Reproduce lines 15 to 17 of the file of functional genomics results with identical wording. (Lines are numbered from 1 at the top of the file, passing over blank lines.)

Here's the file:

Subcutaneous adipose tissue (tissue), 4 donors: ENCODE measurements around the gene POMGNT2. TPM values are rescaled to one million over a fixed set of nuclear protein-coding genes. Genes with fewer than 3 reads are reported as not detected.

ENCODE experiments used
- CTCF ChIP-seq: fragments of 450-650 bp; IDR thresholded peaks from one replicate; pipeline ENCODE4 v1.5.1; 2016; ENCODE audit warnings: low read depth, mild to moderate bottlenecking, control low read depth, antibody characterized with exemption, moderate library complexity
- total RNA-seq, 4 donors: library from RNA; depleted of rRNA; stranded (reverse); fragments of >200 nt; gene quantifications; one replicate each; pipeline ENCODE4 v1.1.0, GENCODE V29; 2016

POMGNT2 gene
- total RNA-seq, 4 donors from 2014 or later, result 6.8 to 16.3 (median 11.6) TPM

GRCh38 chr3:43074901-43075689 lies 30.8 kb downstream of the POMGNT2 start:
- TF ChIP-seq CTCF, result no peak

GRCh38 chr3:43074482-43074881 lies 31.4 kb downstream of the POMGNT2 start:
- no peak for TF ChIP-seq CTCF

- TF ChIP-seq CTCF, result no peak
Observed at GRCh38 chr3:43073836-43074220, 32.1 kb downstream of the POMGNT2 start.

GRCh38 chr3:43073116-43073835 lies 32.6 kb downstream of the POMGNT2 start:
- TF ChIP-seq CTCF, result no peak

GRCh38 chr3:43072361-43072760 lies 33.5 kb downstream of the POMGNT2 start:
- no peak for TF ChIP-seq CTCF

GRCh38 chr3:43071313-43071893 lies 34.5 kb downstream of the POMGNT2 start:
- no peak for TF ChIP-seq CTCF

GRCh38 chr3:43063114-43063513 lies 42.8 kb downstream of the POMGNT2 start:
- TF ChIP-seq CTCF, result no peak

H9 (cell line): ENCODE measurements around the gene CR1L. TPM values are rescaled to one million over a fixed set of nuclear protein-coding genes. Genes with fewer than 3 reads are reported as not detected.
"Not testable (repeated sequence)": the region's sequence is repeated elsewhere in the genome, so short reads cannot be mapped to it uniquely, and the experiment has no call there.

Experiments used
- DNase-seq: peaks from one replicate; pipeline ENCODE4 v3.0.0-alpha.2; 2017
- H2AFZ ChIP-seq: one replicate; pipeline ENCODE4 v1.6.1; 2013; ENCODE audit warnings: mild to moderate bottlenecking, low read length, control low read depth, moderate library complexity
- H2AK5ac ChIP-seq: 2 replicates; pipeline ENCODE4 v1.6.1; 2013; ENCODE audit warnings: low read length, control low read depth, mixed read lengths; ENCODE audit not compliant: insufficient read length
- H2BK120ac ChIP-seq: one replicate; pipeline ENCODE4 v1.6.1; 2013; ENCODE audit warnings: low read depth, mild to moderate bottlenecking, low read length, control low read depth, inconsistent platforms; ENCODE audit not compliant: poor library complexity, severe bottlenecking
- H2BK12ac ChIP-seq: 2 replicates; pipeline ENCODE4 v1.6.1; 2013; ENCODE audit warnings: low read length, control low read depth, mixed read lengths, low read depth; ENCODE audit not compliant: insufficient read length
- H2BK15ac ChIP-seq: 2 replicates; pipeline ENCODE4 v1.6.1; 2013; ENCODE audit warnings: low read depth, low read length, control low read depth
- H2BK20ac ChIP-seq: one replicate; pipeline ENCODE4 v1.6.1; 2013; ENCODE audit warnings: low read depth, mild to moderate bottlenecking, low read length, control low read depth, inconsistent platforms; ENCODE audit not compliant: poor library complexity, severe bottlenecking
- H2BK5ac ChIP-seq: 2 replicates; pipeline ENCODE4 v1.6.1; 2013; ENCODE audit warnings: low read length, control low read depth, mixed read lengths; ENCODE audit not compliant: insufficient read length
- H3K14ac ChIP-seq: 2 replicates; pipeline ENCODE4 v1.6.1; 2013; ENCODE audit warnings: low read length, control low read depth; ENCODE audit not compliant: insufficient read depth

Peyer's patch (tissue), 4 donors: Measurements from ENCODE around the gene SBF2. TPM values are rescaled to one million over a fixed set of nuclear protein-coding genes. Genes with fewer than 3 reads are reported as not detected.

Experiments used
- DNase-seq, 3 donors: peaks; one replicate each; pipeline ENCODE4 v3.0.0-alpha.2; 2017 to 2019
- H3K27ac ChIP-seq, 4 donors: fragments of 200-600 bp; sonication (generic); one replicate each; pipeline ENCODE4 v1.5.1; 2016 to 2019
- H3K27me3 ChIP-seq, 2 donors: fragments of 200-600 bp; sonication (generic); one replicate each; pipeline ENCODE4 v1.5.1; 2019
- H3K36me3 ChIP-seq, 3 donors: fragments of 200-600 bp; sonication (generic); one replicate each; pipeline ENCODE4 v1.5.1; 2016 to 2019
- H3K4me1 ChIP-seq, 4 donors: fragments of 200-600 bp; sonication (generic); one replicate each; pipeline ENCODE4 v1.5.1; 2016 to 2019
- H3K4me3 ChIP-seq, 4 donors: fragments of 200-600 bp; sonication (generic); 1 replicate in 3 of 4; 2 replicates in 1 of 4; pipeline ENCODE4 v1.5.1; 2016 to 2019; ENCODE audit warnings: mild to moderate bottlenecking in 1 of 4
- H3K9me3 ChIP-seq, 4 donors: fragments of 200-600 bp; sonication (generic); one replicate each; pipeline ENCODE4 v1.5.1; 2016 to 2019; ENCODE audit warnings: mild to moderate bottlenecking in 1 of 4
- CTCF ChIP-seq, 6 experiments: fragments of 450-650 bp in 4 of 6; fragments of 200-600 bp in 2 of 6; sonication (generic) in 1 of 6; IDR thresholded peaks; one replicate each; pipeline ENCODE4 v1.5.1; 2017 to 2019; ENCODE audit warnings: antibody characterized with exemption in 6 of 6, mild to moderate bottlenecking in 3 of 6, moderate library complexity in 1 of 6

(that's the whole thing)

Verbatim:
GRCh38 chr3:43072361-43072760 lies 33.5 kb downstream of the POMGNT2 start:
- no peak for TF ChIP-seq CTCF

GRCh38 chr3:43071313-43071893 lies 34.5 kb downstream of the POMGNT2 start: